There has been so much attention on the Gig Economy in the media. Nonetheless, many people still may not have a true picture of how this important trend is reshaping the work place.
Marion McGovern, author of Thriving in the Gig Economy, was an entrepreneur who started a gig economy company matching independent consultants to projects nearly 30 years ago, before the “Gig Economy” term was coined.
I asked Marion to help us really understand what the Gig Economy is and, to clarify, she offered the following list of common misconceptions about the Gig Economy.
Misconception #1: The Gig Economy is mostly about drivers for ride sharing and grocery delivery.
The Gig Economy includes independent workers of all kinds. Think of it as a pyramid, skills that are interchangeable, like drivers, are on the broadest part. The middle includes skilled laborers who deliver services to consumers, like plumbers and coaches, as well as those who work for businesses, like copywriters and web designers. At the top of the pyramid are highly skilled professionals like lawyers and data scientists.
The State of Independence in America study for 2017 estimated that over 41 million people work independently. While Uber has about a million drivers in the US – just a bit over 2% of the independent worker marketplace – clearly the gig economy is not just about drivers.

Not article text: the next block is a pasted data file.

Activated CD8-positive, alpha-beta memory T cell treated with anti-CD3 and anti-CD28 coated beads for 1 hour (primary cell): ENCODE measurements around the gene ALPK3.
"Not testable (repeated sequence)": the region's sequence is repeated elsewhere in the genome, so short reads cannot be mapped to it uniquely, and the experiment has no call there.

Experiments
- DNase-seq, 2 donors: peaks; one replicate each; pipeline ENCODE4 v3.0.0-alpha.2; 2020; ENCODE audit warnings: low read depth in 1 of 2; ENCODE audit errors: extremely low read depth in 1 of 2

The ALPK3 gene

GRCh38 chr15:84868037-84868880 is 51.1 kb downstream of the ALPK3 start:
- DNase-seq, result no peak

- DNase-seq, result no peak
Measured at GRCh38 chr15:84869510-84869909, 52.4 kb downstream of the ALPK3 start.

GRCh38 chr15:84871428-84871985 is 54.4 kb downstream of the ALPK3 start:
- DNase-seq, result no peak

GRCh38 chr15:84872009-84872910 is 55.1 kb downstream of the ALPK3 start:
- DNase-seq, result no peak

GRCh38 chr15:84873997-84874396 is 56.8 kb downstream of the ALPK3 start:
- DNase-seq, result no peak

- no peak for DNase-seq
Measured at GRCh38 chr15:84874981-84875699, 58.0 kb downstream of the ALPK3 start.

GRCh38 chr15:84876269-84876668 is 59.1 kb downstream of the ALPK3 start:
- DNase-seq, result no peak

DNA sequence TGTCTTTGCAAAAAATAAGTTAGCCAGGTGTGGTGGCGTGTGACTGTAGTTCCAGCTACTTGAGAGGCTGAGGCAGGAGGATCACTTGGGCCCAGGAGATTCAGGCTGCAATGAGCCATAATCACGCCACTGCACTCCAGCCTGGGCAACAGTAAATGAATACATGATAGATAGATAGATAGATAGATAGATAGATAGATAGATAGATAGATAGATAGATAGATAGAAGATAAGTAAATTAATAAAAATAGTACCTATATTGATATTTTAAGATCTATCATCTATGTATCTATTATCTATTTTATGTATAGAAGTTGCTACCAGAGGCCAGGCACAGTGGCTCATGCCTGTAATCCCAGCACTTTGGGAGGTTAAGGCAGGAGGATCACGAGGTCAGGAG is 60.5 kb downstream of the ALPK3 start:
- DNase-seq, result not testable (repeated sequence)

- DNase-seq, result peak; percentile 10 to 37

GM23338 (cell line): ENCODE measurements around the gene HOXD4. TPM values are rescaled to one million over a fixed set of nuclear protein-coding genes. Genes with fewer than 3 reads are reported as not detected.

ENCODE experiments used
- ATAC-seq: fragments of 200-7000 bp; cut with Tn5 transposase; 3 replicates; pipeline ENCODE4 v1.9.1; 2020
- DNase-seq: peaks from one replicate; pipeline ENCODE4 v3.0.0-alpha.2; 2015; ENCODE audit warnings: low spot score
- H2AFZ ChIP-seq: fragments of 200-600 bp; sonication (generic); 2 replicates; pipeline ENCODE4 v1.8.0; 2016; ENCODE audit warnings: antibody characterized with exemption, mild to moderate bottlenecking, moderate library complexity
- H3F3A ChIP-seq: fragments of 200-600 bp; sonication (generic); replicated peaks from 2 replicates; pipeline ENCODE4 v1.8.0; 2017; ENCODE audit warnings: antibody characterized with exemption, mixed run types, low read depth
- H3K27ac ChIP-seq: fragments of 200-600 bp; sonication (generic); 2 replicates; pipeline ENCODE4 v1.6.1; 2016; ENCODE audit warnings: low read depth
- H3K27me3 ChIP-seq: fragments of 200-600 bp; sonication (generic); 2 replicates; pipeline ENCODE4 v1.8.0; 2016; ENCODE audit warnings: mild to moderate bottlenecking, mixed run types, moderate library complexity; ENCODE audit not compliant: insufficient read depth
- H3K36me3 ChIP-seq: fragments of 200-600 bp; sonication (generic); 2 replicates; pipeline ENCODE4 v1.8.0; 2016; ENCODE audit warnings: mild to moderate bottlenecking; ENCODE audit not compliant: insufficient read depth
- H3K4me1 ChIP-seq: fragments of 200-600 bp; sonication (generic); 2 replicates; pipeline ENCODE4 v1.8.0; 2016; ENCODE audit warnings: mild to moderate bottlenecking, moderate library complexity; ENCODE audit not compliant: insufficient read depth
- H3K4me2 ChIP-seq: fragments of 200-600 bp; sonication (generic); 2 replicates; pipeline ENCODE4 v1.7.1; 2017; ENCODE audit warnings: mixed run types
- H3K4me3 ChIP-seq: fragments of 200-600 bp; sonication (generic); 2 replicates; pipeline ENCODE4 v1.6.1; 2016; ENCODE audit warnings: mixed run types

Misconception #2: Most people work independently because they can’t get a “real job.”
I worked with a senior independent consultant, who said he hated to go to family gatherings, because someone would ask when he would get a “real job.” Even though he earns more than when he worked at an international consulting firm, people often assume that independent work is just a stopgap. This is so wrong.
Pundits worldwide say people want to work in the gig economy because they want control: control over the work they do, when they do it, and for whom. Most gig workers maintain they are happier and healthier because independent work suits their lifestyle.
Estimates on the number of people who work independently by choice range from 70% to 83%, so clearly a majority of freelance workers have made this a career choice, not a default. In fact, 50% of freelancers have said they would not return to traditional work, no matter how much they might be paid.
Misconception #3: Millennials are driving the growth in the Gig Economy.
Although the largest growth in the gig economy lately has come from Millennials, they only surpassed the baby Boomers in 2016 as the largest segment of the Gig Economy.
Understandably, Baby Boomers at the upper end of the expertise pyramid tend to win high-paying gigs based on their extensive experience and credentials. The younger segments of the market tend to earn less. As such, in terms of economic impact, Baby Boomers remain a significant cohort in the Gig Economy.
When you are considering your next career move, don’t rule out exploring the Gig Economy.